"Nothing To Lose" - You Me At Six, HMV Hammersmith Apollo, 16/12/2010

by - Friday, December 17, 2010

As I’m sure anyone of you who follow me on Tumblr knew anyway (seen as I’ve been banging on about it for days), I went to see You Me At Six last night, with my brother Taylor, my best friend Reema and my new gig buddies Alice and Alison. You’ll be pleased to know that all my hyping, constant josh reblogs and ymas spam was completely worth it, as it turned out to be one of the most catharctic gigs I have ever been to.
In fairness, it did start out pretty painful, waiting in the freezing cold snow for over an hour. Reema and I had elected to buy a cheap blanket to wrap around ourselves while we waited, so at least our bodies were warm, but my feet literally felt like they could have snapped off. Not good. Still, I have to give kudos to the staff at the Apollo, as doors opened bang on 7 and they were actually pretty efficient at getting people in.
15 minutes later, a good side of stage spot established, we were treated to our first support act, Canterbury. I saw them this time last year supporting Enter Shikari at a Christmas gig, and in only 12 months they’ve come on leaps and bounds. The songs sounded much tighter than I was expecting, and by the end of their set they’d actually whipped up a rather impressive singalong for a band on so early.
After Canterbury, we had our first glimpse of DJ Tibbin, a long time friend of You Me At Six and dubstep DJ. He had all the tunes, but waaaay too quietly, so much so that the chatter from the crowd almost drowned him out completely. Better luck next time?
If there’s one thing you can’t accuse Set Your Goals of, it’s being too quiet. In short, they were effing mental. Made up of basically four old men and a sixth former( well, thats what it looked like anyway), they sounded like they were constantly playing 5 different songs at once, and screechin nonsencial phrases over it. Even more oddly, it somehow worked, and was more instantly appealing than they sound on record. They got a massive circle pit going, especially when they started launching rolls of toilet paper, and even more so when Josh Franceschi came bounding out to lend his vocals, beaming away.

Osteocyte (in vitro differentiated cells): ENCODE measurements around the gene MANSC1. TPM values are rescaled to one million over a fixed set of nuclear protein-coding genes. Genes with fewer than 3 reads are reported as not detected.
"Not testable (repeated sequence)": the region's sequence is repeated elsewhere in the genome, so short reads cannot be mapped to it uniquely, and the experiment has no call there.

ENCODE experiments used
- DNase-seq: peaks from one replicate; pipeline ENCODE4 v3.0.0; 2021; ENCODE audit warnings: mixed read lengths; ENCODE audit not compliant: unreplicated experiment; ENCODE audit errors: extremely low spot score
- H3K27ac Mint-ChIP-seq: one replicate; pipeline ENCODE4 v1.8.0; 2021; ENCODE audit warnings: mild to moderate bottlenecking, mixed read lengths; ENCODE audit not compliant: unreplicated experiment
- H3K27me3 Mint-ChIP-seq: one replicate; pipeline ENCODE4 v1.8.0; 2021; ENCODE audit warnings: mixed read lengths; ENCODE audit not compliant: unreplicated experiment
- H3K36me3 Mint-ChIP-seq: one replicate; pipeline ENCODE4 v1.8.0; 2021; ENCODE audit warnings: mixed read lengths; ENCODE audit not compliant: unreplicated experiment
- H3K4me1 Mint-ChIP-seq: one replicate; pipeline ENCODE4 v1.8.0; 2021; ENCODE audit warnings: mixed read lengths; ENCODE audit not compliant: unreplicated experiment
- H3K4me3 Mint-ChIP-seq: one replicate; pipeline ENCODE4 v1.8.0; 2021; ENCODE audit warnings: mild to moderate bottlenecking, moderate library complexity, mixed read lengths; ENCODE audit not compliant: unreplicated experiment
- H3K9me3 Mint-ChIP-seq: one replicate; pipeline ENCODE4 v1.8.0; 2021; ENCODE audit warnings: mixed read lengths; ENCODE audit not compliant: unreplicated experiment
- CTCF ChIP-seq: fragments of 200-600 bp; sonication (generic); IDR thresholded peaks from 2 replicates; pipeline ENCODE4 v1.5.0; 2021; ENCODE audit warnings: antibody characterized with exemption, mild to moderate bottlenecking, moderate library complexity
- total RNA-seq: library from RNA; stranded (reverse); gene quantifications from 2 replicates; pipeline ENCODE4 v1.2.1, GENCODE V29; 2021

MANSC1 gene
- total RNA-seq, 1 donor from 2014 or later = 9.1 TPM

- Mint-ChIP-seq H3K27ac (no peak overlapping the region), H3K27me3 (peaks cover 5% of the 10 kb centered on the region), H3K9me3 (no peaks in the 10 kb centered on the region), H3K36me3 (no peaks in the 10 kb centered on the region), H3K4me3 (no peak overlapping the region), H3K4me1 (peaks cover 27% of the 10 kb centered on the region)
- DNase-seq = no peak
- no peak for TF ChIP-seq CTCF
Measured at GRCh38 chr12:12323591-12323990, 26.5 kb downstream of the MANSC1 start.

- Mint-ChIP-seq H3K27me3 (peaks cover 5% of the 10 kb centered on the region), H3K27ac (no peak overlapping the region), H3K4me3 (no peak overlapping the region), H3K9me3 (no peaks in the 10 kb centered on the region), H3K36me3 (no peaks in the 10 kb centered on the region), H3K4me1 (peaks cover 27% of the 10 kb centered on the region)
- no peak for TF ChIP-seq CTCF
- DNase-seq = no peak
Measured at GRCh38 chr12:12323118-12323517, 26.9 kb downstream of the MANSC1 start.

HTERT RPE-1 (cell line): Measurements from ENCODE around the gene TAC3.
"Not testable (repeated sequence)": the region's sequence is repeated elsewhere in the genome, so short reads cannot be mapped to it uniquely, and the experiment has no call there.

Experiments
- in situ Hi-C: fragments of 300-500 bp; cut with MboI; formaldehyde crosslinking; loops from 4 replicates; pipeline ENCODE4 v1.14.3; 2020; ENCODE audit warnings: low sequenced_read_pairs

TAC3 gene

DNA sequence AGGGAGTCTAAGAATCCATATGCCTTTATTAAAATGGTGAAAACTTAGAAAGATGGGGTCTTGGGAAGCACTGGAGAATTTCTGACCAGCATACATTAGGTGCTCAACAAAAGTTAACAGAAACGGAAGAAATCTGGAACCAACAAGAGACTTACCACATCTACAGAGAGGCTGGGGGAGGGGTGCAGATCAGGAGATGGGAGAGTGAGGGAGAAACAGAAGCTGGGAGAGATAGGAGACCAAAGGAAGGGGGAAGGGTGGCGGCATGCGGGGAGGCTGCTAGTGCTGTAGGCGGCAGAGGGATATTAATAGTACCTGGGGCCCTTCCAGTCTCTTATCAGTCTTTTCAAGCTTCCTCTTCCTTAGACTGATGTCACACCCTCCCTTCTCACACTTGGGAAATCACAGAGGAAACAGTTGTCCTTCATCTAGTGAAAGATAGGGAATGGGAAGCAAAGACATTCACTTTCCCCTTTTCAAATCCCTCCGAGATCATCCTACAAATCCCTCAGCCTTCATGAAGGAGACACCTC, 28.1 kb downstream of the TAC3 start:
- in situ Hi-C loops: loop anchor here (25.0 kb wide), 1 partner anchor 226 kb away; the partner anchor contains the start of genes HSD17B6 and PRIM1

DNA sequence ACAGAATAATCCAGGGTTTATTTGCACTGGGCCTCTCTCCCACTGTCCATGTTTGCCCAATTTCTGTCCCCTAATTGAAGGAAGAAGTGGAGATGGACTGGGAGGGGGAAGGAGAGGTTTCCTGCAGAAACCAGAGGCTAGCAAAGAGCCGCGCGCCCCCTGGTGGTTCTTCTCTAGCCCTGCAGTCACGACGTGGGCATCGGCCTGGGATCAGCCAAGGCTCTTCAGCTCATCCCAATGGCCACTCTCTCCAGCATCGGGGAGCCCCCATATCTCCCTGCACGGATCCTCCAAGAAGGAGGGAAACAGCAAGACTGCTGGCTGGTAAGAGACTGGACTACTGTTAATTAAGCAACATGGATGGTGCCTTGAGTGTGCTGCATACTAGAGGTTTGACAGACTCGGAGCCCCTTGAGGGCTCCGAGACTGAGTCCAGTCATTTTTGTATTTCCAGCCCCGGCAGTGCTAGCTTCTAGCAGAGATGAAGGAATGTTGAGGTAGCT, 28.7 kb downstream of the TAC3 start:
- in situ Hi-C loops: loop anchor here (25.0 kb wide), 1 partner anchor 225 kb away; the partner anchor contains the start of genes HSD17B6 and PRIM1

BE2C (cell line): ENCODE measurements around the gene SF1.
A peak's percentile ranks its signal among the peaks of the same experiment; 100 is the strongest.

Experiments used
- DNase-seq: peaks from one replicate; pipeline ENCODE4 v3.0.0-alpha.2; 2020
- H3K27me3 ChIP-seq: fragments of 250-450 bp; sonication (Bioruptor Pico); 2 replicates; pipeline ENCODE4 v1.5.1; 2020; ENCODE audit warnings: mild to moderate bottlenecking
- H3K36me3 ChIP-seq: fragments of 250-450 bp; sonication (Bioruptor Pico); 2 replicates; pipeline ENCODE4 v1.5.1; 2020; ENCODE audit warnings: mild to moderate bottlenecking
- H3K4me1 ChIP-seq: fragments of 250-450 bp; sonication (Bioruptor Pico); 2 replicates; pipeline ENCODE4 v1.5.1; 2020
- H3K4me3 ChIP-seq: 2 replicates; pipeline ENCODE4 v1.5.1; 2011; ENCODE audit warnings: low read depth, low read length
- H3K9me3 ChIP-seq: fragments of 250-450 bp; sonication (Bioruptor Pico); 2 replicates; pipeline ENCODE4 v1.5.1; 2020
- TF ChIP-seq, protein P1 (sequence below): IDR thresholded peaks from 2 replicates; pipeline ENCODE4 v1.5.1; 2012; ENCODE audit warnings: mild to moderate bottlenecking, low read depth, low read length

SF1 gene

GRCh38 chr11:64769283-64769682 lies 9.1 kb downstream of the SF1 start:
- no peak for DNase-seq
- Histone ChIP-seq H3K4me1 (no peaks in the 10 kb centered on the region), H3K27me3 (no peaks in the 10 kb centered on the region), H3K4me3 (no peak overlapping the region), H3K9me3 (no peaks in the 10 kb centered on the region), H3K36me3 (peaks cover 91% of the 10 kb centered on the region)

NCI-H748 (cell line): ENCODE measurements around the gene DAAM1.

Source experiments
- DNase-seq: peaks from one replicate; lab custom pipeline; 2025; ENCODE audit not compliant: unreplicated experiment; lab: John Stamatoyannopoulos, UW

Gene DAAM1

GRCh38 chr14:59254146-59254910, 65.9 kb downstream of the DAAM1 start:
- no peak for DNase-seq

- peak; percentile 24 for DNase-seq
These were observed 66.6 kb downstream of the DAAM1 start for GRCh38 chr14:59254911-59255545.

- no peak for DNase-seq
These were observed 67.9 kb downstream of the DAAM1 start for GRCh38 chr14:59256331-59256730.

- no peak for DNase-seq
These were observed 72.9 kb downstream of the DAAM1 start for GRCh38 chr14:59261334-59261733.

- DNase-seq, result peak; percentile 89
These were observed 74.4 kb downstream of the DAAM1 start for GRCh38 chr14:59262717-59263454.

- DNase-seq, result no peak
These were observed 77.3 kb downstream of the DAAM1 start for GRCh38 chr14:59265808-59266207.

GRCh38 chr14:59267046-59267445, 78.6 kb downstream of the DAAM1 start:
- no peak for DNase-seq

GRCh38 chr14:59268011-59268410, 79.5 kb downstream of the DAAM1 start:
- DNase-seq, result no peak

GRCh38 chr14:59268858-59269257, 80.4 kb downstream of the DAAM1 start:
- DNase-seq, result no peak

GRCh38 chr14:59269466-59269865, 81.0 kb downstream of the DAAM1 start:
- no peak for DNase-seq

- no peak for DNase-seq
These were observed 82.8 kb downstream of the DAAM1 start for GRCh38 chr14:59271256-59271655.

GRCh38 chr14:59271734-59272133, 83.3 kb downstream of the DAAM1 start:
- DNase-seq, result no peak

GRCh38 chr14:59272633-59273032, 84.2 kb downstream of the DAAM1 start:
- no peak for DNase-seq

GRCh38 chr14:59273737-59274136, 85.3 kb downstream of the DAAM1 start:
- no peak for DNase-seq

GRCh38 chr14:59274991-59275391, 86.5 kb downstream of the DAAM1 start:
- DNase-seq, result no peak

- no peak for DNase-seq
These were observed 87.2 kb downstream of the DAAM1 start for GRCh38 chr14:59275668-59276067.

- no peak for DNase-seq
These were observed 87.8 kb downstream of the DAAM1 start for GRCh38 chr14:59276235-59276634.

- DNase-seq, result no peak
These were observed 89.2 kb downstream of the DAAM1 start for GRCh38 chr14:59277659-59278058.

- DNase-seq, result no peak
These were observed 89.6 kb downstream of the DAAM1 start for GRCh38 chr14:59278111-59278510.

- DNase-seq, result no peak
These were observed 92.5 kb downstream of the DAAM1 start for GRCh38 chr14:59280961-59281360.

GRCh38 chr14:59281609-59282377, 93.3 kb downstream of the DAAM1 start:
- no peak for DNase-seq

So we had another brief interlude from DJ Tibbin (slightly louder this time), and then we started to hit the big boys: The Blackout. They came blasting out on stage with Children of the Night and didn’t really let up from there for the remaining five songs.There was a fair bit of disappointment in the air when Gavin announced that Josh would not be joining them for “This is why we can’t have nice things…” as he was saving his voice, but this was soon eradicated as Hammersmith began to scream the “I don’t care what you’re thinking…” refrain. Sean and Gavin both gave it basically everything, displaying some of the most impressive mike swinging i’ve ever witnessed, not to mention their lovely welsh accents. They left to raptrous applause; all in all, a highly impressive set in such a short space of time.
Finally, DJ Tibbin was audible,dropping the likes of Bonkers and Katy On A Mission, but it became pretty apparent pretty quickly that no-one really gave a crap what he was playing when the chants of “YOU. ME. AT .SIX. YOU. ME. AT. SIX” started up. I couldn’t help feeling sorry for the lad. But when the lights dimmed, all sympathy flew out of my head as I readied myself for one of my favourite bands.
There’s not a lot I can really say about the 16 songs that You Me At Six played, apart from the fact that as a long term fan,I couldn’t really have asked for anything more. Sure, I would have loved to hear Playing The Blame Game, and If You Run, and inevitably, when you have such a back catalogueit must be hard to choose. But I truly wasn’t expecting to be so spoilt in the career spanning set they played, 8 from Take Of Your Colours and 8 from Hold Me Down. I’d known from tweets throughout the day that Josh wasn’t on his best form: he’d lost his voice and towards the beginning of their set, you could hear him straining for the high notes. But he refused to give up, running all over stage and reaching out to the crowd, business as usual. He hit his stride during a beautiful acoustic segment of “You Made Your Bed” and “Always Attract”, and for the first time I actually saw him relax, smile, and stop worrying about how he sounded. I’ve been following You Me At Six from the start, and one thing that’s always struck me about Josh as a frontman is that he’s a perfectionist, and I could see that his frustration about his voice was hurting him, and from his many murmured “sorry”s, he felt he was letting us down. But when he, and indeed, the other boys started to see how mad we were going regardless, they settled into it and gave the show of their lives. The banter was upped, the screams got louder, and Max headbanged so viscously I’m sure that he caused himelf some pretty long lasting damage. Regardless,I felt so proud watching them play to a sold out crowd, new and old sonngs mingling so well, equally anthemic.I think that’s really what shows why You Me At Six are a headlining band: they have such heart and honesty in their lyrics that it’s almost impossible not to become emotionally attached to them in some way.And that is why, when they finished with “Underdog”, the phrase “Down but definitely not out” was sung back at them with such conviction, because for many, they’re a band to believe in when things are hard.They may not have sounded the best they ever had, but they are still head and shoulders above any pop punk band in this country right now, and I can’t think of anyone who deserves it more

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